This 1940's Ansco Shur Shot camera is a fun piece to add to a vintage home, or to add a little character to any book shelf! The metal Art Deco faceplate is sure to catch some eyes!
The series began in about 1935, and Shur Shot cameras originally carried the name Agfa-Ansco in use at that time. Post-1943 models were branded as Ansco alone. The cameras were made in sizes for 120 and 116 film; but because of the Agfa connection these were specified using the German designations B2 and D6 respectively.
A Shur Shot is a simple cardboard box covered with leatherette. A structural panel of wood behind the metal faceplate holds the shutter mechanism, and a fixed aperture of approximately f/13. The image is formed by a single backwards-facing meniscus lens behind this.
Early models had two pebbled-glass viewfinders, and later models two brilliant viewfinders, which allowed either horizontal or vertical composition. Most models permitted long (bulb) exposures by pulling a small tab outwards. The more advanced models also included a slider which positioned either a smaller aperture (approximately f/22) or a yellow filter in front of the main lens. (The filter was intended for black & white photography, e.g. to deepen the tone of blue skies.)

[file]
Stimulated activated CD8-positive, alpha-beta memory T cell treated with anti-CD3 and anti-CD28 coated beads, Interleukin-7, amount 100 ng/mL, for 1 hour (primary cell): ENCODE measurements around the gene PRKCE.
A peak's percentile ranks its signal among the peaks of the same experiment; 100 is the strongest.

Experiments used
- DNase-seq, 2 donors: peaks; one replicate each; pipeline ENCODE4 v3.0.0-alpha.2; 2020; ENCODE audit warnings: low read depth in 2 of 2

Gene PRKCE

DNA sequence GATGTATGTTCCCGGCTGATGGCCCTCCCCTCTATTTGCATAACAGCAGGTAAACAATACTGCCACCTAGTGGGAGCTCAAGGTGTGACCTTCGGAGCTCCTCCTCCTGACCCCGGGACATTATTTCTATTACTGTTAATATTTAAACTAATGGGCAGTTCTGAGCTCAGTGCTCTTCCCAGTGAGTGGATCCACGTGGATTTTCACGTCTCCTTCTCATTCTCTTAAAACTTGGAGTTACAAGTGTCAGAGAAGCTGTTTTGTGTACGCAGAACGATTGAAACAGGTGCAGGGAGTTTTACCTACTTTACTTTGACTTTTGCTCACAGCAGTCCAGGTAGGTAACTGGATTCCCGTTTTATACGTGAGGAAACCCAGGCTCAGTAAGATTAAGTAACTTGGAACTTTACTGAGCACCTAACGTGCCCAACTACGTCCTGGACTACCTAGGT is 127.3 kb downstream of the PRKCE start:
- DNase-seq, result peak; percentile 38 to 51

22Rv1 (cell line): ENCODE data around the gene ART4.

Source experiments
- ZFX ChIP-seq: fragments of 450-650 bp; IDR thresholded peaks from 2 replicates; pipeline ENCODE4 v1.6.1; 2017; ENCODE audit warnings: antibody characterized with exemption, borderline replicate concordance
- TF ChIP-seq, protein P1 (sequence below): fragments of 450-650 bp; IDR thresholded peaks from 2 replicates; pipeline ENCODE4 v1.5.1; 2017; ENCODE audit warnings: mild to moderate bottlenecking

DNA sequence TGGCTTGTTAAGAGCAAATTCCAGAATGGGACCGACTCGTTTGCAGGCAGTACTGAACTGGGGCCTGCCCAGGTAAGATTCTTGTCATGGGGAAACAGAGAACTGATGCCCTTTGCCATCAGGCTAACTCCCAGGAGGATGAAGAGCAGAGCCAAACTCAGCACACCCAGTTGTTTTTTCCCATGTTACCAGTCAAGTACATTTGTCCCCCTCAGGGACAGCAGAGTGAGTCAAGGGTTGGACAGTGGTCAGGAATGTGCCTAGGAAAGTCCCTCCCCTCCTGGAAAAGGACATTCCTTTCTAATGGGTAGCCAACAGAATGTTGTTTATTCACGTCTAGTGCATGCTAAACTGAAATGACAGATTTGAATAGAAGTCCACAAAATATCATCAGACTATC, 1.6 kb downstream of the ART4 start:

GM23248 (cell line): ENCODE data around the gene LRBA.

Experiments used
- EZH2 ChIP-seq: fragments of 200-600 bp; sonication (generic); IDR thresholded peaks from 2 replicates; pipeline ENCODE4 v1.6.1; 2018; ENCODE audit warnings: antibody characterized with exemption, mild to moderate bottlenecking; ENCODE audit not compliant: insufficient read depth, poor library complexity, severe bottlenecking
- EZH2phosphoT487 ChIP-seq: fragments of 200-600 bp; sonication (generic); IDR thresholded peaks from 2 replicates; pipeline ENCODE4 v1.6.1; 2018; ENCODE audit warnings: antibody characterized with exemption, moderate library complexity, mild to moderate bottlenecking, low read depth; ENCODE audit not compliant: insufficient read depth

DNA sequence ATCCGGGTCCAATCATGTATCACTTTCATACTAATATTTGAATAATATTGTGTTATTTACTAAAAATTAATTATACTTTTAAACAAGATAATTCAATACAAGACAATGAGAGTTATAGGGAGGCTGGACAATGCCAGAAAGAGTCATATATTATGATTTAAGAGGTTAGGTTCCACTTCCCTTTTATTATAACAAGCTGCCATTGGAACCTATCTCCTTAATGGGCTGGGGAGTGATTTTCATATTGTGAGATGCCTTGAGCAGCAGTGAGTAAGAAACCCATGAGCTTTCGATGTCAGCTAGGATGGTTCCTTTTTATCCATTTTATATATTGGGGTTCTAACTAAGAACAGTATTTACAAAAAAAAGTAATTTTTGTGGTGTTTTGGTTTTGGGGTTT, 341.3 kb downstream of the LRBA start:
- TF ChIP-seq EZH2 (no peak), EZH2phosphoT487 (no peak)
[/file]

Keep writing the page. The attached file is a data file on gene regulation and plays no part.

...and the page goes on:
To load film it is necessary to pull out the wind knob and open the back door, which then permits the entire film carriage (and lens) to slide out of the body. The metal faceplate of the camera can also be taken off by lifting tabs away from two small pegs, giving access to the shutter and viewfinders (e.g. if cleaning or lubrication is required). In many models, instead of mirrors, highly polished steel plates were used for the interior reflective surfaces of the viewfinders.
The very simple, reliable, and maintainable design of the Shur Shot has preserved large numbers of them in perfectly usable condition right up to the present day.
**A great piece for decor, HAS NOT BEEN TESTED, LIKELY NOT IN WORKING CONDITION.**